Nevertheless, CESEE is still much poorer than Germany. The richest country in CESEE – Slovenia – has the income level per capita Germany had in 1990 (Figure 2). Poland is as rich as Germany was in the late 1970s. And Ukraine, which in early transition had similar level of income to Poland, is now as rich as Germany was in the early 1950s.

Figure 2

GDP per capita in Germany

CESEE is poorer both because labor productivity is lower and a smaller share of the population works. GDP per capita is the product of GDP per worker and the employment to population rate:

GDP per worker and the employment to population rate

In 2015, labor productivity in CESEE was still well below that in Germany and the Netherlands (Figure 3, x-axis). Employment rates were also lower, but those differences were less pronounced (Figure 3, y-axis).

Figure 3

Labor productivity and employment to total population ration, 2015

Differences in employment rates are, however, more pronounced if we take into account that in CESEE a higher share of the population is of working age. The employment to population rate is the product of the employment to working age population [1] rate:

Employment to population rate

The share of the working age population in CESEE is relatively high (Figure 4), although it is now declining. The employment to working age ratios in CESEE are well below those in Germany (Figure 5); only the Baltics come close.

Figure 4

Population ages 15-64

Figure 5

Employment rate

It will be challenging to further increase the employment to total population rate, given the impact of aging and the already relatively low level of unemployment. The decline of the working age population will accelerate in the next decade (Figure 6) as the baby-boom generation is retiring; in a number of countries the working age population is set to decline by more than 1 percent annually. [2] If the share of the working age population that works remains constant, the share of the employment to total population rate will fall sharply. At the same time, the unemployment rate in many countries is already close to pre-crisis lows (Figure 7). It will therefore be key to increase labor force participation rates, which in most countries are still below those of Germany, particularly those of women (Figure 8).

Figure 6

Working age (15-64) population growth

Figure 7

Unemployment rate

Figure 8

Labor force participation rate, 2015

A higher capital stock may be even more important than raising the employment rate. There is a strong correlation between the level of capital stock per capita and GDP per capita (Figure 9, left panel). The relationship between the employment rate and GDP per capita is much weaker (Figure 9, right panel).  Further convergence of CESEE will thus require capital deepening. As of 2015, the capital stock per capita in CESEE region is on average only a quarter of that in Germany.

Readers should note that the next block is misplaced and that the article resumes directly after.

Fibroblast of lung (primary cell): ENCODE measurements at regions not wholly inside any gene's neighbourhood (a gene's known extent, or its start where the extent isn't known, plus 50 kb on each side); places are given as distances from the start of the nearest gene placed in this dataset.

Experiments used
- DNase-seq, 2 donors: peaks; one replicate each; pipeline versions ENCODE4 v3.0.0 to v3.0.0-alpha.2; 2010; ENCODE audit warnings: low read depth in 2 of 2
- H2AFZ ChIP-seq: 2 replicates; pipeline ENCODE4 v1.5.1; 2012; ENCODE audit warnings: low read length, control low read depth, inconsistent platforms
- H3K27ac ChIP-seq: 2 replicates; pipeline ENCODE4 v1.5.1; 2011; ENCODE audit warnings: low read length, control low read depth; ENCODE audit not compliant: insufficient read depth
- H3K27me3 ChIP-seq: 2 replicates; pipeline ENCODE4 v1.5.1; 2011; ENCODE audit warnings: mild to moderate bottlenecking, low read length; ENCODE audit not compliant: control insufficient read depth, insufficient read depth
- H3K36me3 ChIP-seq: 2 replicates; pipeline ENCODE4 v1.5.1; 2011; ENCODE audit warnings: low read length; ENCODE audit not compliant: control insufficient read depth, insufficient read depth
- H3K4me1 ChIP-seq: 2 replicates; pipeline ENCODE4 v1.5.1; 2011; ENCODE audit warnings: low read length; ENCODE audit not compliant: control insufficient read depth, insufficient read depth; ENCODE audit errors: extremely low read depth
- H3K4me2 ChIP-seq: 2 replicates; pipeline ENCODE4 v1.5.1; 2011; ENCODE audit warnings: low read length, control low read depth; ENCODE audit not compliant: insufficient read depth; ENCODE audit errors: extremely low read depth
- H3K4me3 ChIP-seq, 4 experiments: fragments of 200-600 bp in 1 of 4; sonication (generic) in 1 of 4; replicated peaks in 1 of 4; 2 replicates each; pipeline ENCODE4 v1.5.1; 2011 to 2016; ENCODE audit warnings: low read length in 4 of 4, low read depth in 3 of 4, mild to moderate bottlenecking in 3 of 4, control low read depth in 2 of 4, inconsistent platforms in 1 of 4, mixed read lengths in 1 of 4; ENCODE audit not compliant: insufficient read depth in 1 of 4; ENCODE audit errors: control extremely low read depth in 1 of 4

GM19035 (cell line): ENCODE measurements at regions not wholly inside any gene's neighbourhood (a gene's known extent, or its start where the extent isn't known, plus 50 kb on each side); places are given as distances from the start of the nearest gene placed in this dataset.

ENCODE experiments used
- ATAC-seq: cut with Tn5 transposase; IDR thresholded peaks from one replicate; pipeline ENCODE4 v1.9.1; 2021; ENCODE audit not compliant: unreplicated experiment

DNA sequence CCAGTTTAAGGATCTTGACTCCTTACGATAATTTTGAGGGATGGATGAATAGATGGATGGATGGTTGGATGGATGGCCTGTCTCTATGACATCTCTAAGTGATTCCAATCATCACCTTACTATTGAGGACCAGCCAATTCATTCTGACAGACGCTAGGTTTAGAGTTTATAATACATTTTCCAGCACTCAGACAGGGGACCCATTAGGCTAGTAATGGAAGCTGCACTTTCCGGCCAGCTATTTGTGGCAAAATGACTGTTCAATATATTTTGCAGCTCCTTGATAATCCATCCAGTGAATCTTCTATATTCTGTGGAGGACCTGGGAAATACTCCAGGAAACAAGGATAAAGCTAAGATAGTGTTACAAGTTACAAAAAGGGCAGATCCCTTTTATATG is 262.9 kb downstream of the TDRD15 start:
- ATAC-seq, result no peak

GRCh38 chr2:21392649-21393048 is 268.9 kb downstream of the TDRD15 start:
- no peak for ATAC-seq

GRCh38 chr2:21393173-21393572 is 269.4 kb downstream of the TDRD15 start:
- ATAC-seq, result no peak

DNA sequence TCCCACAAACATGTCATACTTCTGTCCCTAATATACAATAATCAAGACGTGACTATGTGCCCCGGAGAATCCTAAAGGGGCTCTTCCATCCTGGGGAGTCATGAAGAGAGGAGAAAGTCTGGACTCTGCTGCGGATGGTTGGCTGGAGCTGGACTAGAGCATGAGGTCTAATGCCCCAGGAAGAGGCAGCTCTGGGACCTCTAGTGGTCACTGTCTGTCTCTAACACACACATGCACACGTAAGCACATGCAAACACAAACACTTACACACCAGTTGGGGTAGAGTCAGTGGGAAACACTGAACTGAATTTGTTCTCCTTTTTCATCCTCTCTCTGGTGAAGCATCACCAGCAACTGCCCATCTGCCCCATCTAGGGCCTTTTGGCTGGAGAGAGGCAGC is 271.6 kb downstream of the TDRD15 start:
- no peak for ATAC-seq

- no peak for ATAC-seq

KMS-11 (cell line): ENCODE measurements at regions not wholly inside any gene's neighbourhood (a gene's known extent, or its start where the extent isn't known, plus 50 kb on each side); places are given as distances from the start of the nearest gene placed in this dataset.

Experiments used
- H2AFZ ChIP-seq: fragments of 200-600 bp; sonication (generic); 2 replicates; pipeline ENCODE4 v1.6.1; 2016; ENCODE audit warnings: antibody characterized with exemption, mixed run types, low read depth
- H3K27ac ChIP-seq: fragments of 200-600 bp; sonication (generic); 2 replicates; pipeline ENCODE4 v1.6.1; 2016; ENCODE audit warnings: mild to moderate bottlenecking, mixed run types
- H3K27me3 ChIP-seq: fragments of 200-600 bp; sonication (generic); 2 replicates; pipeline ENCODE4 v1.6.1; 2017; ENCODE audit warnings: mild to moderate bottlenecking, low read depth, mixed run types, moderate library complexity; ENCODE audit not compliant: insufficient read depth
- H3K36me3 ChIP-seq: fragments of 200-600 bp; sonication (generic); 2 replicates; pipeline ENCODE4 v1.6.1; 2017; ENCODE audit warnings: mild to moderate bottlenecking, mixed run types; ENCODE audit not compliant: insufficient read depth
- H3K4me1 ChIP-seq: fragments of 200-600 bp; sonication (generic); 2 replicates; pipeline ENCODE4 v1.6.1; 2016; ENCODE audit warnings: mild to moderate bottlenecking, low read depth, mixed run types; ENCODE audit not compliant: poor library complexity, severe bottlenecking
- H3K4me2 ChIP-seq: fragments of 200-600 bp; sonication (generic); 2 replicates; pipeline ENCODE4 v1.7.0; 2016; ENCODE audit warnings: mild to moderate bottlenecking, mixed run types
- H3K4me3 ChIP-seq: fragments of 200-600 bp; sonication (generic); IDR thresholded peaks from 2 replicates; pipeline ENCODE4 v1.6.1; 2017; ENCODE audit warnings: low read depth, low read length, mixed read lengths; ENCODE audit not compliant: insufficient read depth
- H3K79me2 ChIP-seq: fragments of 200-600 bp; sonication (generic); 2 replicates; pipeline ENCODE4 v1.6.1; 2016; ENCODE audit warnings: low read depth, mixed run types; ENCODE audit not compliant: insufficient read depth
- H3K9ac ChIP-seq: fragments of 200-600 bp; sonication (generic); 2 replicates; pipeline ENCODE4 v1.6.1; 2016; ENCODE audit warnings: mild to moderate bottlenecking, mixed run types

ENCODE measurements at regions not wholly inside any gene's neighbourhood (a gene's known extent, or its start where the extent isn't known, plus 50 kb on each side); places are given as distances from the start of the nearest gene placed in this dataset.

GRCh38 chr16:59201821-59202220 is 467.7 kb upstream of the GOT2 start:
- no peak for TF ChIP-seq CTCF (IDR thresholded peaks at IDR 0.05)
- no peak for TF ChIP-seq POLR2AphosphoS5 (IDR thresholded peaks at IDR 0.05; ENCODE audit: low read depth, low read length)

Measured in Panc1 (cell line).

Figure 9

Capital stock per capita and GDP per capita

Figure 10

Net capital stock per worker growth

Figure 11

Investment to GDP ratio, 2015

Figure 12

National saving ratio, 2015

Unfortunately, the growth of the capital stock per capita has slowed (Figure 10), which reflects the decline in investment rates. Investment rates are low compared with other emerging market countries (Figure 11). Saving rates are low too (Figure 12), which suggests that a rebound of investment could lead to a re-emergence of high current account deficits, unless savings increases as well. Yet it may be challenging to boost saving. With labor markets tightening, wages shares are likely to increase, which is likely to reduce corporate profits. Indeed, in a number of countries this is already happening (Figure 13). Household savings are difficult to influence. Boosting public savings would help, yet even though unemployment rates are falling, few countries plan a meaningful fiscal tightening (Figure 14).

Figure 13

Change in wage share of income and corporate saving, 2013-16

Figure 14

Change in unemployment rate and structural balance

TFP growth has slowed as well. TFP growth has recovered somewhat in recent years, but it is still much slower than in the pre-crisis years (Figure 15). The TFP slowdown might be a result of both the decrease of productivity in main trading partners and unfinished post-crisis adjustment.

The IMF’s CESEE Regional Economic Issues have identified several factors that might restrain productivity and investment. The May 2016 and November 2016 IMF CESEE Regional Economic Issues [3] analyzed several areas where reforms are needed in CESEE, and recommended to improve institutions to boost productivity. The May 2016 REI suggested the largest efficiency gains might come from increasing protection of property rights, upgrading legal systems and other government services. In this context, the November 2016 REI discussed the need to improve public investment management and tax administration. Given the large gaps in infrastructure and capital stock to Western Europe, improving the efficiency of public investment by improving its allocation and the implementation of frameworks and procedures could boost potential growth significantly. Regarding tax administration, reducing compliance gaps, would help improve tax collection, which could generate more fiscal revenues and allow for higher public investment.

Figure 15

Total factor productivity growth

In short, further catch-up is possible but challenging. Labor force participation could be further increased, which would also help to offset declining share of working age population. A slowdown or even reversal of net emigration would also contribute. The capital stock is relatively low, and higher investment is needed especially in infrastructure, but raising the saving rate will be a challenge. Since the crisis the TFP has slowed considerably, and re-igniting TFP growth will be crucial for boosting growth. For all this, improving the quality of institutions and legal frameworks will help.